Many people don’t realize that witches were originally known for their knowledge of healing, but superstition, and later on the Church, contributed to their reputation as evil. Can you talk about that?
You had people in communities—and not always women—who had this association with the tradition of healing, which could be construed in some settings as “magic.” Folk medicine predominated and much of this was in the expertise of women as midwives and healers. Physicians were typically for the wealthy in the towns.
The association with women comes from midwifery; the birthing process was no place where men were allowed. Assisting a mother giving birth is obviously the most vulnerable moment and if anything goes wrong, even if the kid grew up in a strange way, people would ask: “Who was the midwife, and did she use some magic?”
Because of their healing arts, and also being in a position of authority with respect to births, these associations with spells and incantations are mostly constructed by men about midwives. But if anything happened in the natural world—if someone seemed cursed or there was a blight to a crop—it could easily turn into an incidence of scapegoating. And typically, then as well as now, the weakest or most vulnerable in a community were selected out.
Of course, we continue similar scapegoating in our own society. Anti-immigrant sentiments and the ease with which people of color are racially profiled comes to mind.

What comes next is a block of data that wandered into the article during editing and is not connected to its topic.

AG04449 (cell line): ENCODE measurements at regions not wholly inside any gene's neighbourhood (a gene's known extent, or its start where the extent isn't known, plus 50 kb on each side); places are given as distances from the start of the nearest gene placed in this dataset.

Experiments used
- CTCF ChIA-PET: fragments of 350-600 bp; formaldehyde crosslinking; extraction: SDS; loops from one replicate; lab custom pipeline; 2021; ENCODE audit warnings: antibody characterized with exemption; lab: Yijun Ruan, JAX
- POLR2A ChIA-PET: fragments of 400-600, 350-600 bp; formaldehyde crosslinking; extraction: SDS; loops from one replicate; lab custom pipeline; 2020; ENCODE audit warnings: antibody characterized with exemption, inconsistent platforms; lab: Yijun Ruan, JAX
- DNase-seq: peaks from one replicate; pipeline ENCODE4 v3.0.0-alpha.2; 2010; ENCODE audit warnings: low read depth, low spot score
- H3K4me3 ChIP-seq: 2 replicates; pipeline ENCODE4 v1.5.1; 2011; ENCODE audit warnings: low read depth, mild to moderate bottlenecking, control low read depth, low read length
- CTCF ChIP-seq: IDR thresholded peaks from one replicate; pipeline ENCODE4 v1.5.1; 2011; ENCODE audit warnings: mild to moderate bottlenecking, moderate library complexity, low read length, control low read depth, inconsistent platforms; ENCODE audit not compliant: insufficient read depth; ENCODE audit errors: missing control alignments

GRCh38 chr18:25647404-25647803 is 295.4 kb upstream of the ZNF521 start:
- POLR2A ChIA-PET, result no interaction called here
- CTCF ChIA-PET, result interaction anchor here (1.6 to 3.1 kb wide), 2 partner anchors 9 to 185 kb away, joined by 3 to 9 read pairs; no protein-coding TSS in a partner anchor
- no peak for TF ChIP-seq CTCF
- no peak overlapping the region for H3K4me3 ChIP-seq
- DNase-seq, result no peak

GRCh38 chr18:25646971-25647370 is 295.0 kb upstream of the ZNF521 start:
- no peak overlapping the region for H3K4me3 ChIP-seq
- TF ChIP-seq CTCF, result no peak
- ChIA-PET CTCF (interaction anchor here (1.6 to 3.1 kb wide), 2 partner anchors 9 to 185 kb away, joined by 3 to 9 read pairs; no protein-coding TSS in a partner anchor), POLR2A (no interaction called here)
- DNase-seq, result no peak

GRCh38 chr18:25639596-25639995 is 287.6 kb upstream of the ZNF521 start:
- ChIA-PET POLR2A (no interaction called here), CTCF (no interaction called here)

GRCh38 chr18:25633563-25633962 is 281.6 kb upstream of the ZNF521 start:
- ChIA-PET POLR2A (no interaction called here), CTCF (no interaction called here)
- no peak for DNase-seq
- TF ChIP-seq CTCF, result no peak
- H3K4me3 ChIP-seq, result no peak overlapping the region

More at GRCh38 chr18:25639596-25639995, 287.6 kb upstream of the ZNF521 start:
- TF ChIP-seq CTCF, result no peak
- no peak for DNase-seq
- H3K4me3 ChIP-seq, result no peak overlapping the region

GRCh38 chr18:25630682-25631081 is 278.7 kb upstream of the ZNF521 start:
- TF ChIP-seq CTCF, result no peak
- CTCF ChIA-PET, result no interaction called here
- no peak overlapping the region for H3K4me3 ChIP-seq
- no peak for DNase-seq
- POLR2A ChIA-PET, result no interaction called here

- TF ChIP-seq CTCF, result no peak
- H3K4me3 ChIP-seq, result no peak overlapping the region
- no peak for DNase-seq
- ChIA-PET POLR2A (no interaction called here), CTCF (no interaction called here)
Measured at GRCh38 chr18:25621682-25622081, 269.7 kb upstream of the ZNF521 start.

The question I ask students is: Was a witch a real thing or was she a construction that was used to explain or scapegoat certain behaviors or certain individuals?
And this stuff does not go away. I ask students to search the web to find news articles within the last five years about witchcraft being practiced around the globe.
You tell your students to be prepared to confront a lot of ambiguity in this course. Is she a witch or healer? Is he a heretic or a reformer? Is a saint mad, or close to God?
It’s not always an either-or category, hence the ambiguity. They are comprehensive categories in a sense. If you position the heretic and the saint as opposite to each other, that is quite a spectrum of religious possibility. What I want to say about this course is that almost immediately, students get disabused of their previous perceptions of these categories.
Some saints could be thought of as social heretics.
Saint Francis of Assisi had a short career as a soldier, was captured and imprisoned. After he was let out of prison because he was sick, he’s sent home to convalesce and in the course of his recovery he has this vision where he hears God saying to him, “Rebuild my church.”